Rear Window

Behind our house is a bunch of other houses. This is not a surprise! We’re in one of the “new build” areas in Port Stanley. We’re not here for a big lot and we don’t care much about the immediate view; the beach is a 10 minute walk away. Being a short distance from it is better when one no longer parties heartily. And we were spared the terrible flooding the village experienced last week.

Directly behind us they’re building a row of one-story condos. Those folks are getting a pool but they also have condo fees, unlike us freeholders. Note to self: Make friends with someone in a condo and purchase a new bathing suit.

It’s in fashion to build a one-floor condo with a stupidly tall roof for looks alone. There’s no real usable space up there. But it looks a little more grand for the owners and fits in with the other structures. However, where we once had beautiful blue sky outside our high transom window, we now have a roofline.

There are many ways to cover a patio door with a transom above it. I didn’t want curtains all the way down. It’s just not my preferred look. (Subject to change!) So we hung blackout curtains on the door/window part and left the transom open as a question mark.

Blackout curtains close the patio door to incoming light. The open transom above shows the roof line of the condos being built.
That white thing above the transom is Derek’s beloved projector TV screen!

After the roof went up, We decided to keep our eyes open for a piece of stained glass for the transom. We scoured our favourite antique shops, Facebook marketplace and anywhere else we could think of with no luck. Everything we found was either too small, cracked, or shaped wrong for the rectangular window.

We considered a custom stained glass piece but that’s a lot of work by an experienced artisan. I’m not quibbling with their price – they deserve it. But it was well over our budget.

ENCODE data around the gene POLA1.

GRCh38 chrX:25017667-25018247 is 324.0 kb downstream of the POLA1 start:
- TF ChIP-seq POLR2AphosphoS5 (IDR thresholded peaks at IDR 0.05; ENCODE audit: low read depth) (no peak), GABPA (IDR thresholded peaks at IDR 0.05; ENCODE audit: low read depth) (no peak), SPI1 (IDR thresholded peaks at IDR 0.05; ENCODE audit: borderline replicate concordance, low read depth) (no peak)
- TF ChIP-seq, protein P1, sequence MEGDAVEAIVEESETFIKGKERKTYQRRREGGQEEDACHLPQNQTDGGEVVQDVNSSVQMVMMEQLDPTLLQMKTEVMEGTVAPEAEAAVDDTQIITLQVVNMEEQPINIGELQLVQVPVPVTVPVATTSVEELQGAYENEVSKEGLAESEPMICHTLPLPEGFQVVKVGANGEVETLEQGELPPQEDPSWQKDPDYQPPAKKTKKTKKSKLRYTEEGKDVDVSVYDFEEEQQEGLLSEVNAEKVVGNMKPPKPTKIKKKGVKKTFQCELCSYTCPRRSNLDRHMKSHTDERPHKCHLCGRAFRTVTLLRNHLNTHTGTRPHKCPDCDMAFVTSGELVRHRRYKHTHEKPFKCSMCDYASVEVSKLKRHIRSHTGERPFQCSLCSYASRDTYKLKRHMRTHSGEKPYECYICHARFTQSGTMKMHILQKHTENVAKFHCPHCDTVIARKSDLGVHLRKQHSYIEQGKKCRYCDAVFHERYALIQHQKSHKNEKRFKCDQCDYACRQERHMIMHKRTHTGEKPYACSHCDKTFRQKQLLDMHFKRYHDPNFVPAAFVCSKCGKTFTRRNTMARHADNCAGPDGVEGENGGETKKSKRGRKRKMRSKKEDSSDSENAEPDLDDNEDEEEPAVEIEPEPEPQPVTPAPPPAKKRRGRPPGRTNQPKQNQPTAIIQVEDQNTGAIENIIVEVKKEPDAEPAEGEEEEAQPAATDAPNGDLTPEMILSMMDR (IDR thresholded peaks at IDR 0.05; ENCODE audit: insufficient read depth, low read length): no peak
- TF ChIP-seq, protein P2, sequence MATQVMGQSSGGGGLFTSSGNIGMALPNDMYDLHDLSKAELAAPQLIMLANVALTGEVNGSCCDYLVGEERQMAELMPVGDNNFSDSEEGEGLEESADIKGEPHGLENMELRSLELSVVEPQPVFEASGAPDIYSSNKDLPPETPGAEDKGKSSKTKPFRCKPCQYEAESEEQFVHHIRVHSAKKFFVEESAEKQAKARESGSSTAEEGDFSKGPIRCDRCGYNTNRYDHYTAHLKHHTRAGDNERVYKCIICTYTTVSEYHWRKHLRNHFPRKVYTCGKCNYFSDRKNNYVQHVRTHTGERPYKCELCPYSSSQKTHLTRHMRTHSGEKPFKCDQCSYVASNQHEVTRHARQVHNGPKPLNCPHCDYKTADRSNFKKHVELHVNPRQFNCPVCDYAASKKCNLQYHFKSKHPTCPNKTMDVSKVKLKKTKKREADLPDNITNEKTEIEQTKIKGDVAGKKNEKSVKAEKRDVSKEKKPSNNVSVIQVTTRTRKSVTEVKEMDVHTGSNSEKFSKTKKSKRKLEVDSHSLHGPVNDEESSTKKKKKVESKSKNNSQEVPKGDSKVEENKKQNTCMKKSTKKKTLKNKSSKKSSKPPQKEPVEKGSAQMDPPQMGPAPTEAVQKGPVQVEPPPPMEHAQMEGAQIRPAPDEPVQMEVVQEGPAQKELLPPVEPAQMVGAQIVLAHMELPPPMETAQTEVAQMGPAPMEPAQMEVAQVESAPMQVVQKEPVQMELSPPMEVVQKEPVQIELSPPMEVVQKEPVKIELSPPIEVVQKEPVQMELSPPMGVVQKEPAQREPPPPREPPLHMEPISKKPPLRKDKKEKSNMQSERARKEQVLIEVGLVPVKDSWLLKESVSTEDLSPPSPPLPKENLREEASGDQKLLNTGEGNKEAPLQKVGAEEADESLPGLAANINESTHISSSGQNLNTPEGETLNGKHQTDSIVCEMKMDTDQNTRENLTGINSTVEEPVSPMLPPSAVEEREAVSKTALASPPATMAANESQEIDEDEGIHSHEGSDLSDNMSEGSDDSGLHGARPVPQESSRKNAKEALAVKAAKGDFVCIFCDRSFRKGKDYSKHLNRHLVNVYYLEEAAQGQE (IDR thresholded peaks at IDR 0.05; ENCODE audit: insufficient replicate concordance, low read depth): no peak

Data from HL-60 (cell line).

So where does one go when one has such a challenge? To Google of course. A search for “alternatives to stained glass” brought up a host of ideas. We settled on transferable window films that mimic the look without the price. We thought about covering the entire transom with it but then decided to make it more of an artistic statement than a total covering.

But how?


Our first idea arrived while walking through one of our favourite places, The Ultimate Garage Sale in Lambeth. We picked up two vintage three-panel storm windows for a song. The plan was to apply the “stained glass” and hang the windows in the transom. But we changed our minds when we got them home. There’s too much wood and too little window. It wouldn’t look sleek enough.


In another antique store, I found a rifle cabinet. Hey, you know me and my well-documented love for guns! But seriously, the framed glass doors to the cabinet caught my eye. I measured them and measured again for good measure. They were smaller than the transom but the proportion was right. I showed Derek. We measured again. The cabinet was half price and soon it was ours.

Derek removed the doors and painted them white. I applied the faux stained glass, filled some holes with caulking, and Derek hung the finished product, centred, on chains. We love it. It doesn’t completely block the window because it’s more like a piece of art something nice to look at other than a roof. I knew we’d met our goal when our brother-in-law reached up to touch it. He’s very tall. But he couldn’t believe it wasn’t real until he felt it for himself.

The application process is trickier than it sounds. My first attempt was a disaster. The width was a bit over – my bad – and when I trimmed it against the window I cut in too far and made a mess of it. It’s a good thing I know this about myself and had purchased an extra roll!

The finished "door" hangs in the transom looking to the untrained eye like a piece of stained glass.

I plan to make another one from the other cabinet door. Something that looks completely different. We’ll alternate them.

The rest of the cabinet is becoming a shelving unit for Derek’s workshop. Not much goes to waste around here! Now, all that’s left is to bake cookies for our new neighbours. You know, the ones with the pool!

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